Today was the 33rd Annual All Ford Picnic and No-Trophy Show at the Twin Cities Ford Assembly Plant. It was also the 5th (and final) Annual “Last Picnic at the Twin Cities Ford Assembly Plant.” This one really will be the last, as the plant is slated for demolition later this summer, and things seemed a bit lonely and forlorn when I got there later in the afternoon.
I’ve never really looked at the plant, never spent any time in or around it; but my brother – a Ford collector, professional auto writer, and amateur historian – loves this place and is eager to show me around and explain what makes this place special.
The buildings that exist today include the original 1925 assembly hall (as expanded in 1968), the 1984 paint shop, and a high-tech (tax-payer provided) 1999 training center. (All of which, apparently, will be demolished.)
From the ground, it’s a little hard to get a sense of how it all fits together, except to realize it is a big place.
It’s believed that the assembly hall was designed by Albert Kahn, the master industrial architect, a man noted for consolidating assembly lines in one structure and making sure there was plenty of natural light. The original one-story building had more than 1 million square feet. Clearly, Ford’s assembly plant was designed for functionality, but visual impact seems to have been important as well.
What is still visible of the original building, with windows, is largely obscured by trees.
One unique remnant of the original building remains, moved from some portion of the original building to the end of the assembly hall addition. My brother tells me that the plans are to once again salvage it (probably adding it to the collection of the Minnesota Historical Society). It appears this is the only part of the plant likely to survive this summer’s final demolition.
I really wish we could go inside today – I’d like to see the assembly line. But, of course, I most want to see the assembly line as it once existed, bathed in sunlight. I do think I’ve seen an assembly line, in operation, when we were visiting Dearborn, Michigan. But I was a kid and not really interested in cars (this was a stop on the itinerary for my dad and brother), so I don’t remember it. I am pretty sure though that it wasn’t an open airy space with views of the Mississippi River like the original line here would have had!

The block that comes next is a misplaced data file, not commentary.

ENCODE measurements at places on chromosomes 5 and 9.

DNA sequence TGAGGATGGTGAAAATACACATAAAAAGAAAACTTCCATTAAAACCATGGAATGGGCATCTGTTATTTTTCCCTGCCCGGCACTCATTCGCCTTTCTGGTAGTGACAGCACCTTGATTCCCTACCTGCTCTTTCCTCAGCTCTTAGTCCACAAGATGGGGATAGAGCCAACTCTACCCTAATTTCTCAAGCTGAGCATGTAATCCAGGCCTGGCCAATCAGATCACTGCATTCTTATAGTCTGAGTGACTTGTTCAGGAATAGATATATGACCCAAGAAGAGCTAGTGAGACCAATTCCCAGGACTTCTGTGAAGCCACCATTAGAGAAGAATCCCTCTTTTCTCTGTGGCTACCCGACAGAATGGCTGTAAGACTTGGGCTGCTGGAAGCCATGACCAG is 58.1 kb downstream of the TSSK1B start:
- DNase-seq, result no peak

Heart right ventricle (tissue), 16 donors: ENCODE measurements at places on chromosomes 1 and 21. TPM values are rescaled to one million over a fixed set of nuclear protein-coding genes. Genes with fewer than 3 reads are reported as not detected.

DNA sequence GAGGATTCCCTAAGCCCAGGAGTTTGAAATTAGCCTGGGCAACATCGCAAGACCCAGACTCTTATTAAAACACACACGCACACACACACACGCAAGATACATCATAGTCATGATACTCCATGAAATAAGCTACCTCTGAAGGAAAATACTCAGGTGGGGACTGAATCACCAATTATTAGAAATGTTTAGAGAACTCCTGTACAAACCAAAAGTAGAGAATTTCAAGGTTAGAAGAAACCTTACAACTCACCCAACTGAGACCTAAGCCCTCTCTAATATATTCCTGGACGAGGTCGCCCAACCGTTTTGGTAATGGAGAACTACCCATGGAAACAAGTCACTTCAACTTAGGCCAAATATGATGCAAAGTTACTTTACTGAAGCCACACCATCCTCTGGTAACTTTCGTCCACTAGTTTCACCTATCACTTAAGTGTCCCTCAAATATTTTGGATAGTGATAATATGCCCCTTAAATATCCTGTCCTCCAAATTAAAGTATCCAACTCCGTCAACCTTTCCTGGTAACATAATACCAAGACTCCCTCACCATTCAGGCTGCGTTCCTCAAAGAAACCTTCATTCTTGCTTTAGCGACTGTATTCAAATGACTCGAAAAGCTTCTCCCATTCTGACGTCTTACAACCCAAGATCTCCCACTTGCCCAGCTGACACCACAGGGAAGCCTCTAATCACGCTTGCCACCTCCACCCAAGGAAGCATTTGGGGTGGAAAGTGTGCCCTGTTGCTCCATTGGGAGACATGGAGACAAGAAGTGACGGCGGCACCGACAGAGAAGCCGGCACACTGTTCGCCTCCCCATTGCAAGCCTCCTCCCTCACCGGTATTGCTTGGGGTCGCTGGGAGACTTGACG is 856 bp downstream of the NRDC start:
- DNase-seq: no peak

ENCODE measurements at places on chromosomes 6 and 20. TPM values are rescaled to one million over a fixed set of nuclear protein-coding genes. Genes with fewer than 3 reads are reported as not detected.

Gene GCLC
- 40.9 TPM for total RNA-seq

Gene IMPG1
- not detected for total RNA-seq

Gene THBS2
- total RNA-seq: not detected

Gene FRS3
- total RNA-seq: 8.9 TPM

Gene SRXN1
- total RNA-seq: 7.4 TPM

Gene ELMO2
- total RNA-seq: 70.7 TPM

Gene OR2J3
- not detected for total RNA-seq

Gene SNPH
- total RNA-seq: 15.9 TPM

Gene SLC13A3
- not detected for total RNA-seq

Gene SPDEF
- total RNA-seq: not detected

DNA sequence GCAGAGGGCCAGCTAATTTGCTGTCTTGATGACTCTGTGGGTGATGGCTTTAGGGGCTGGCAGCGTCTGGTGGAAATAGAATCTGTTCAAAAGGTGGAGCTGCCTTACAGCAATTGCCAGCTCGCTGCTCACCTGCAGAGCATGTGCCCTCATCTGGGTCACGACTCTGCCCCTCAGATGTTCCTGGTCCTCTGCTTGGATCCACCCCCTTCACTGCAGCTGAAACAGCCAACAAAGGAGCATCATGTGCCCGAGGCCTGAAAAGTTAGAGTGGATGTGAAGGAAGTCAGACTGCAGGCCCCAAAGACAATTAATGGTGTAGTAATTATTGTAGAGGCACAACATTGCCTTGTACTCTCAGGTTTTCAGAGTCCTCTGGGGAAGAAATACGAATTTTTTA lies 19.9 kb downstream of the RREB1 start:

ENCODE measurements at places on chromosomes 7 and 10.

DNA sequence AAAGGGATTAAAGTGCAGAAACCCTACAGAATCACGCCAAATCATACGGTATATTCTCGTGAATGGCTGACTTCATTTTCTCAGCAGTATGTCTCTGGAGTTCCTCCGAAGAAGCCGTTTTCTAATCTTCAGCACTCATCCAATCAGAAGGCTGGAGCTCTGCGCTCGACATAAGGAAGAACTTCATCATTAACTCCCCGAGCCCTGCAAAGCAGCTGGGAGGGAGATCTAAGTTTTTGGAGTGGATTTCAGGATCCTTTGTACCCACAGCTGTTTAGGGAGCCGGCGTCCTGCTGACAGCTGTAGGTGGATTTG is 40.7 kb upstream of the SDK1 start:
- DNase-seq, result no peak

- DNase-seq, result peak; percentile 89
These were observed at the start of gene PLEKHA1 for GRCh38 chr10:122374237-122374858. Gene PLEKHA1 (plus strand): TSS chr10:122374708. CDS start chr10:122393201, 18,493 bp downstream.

The interior of these structures aren’t the only things off limits today. Ford was a big believer in vertical integration – in controlling all aspects of the production process – and that is evident at the Twin Cities facility. The Ford Dam on the river below the plan provided power. Likewise, a barge landing along the river below the plant allowed vehicles to be shipped by barge . . . just in case the rail line that came directly into the plant wasn’t sufficient. Down the road there are beautifully built apartments constructed to house Ford’s workers, ensuring that workers were not distracted by housing concerns – or anything else Ford could control.
In a similar effort to control every part of the production process, the bluff on which the plant was located could be mined for the silica needed in the production of window glass. While the glass plant ceased production at the end of the 50s and was subsequently demolished, the mining tunnels still remain (along with the tunnels used to move finished product to the riverbank for barge transport)
This really does seem to be the end of an era.
I suspect that whatever the city develops on this site will never accrue the history, relevance, or respect of this facility.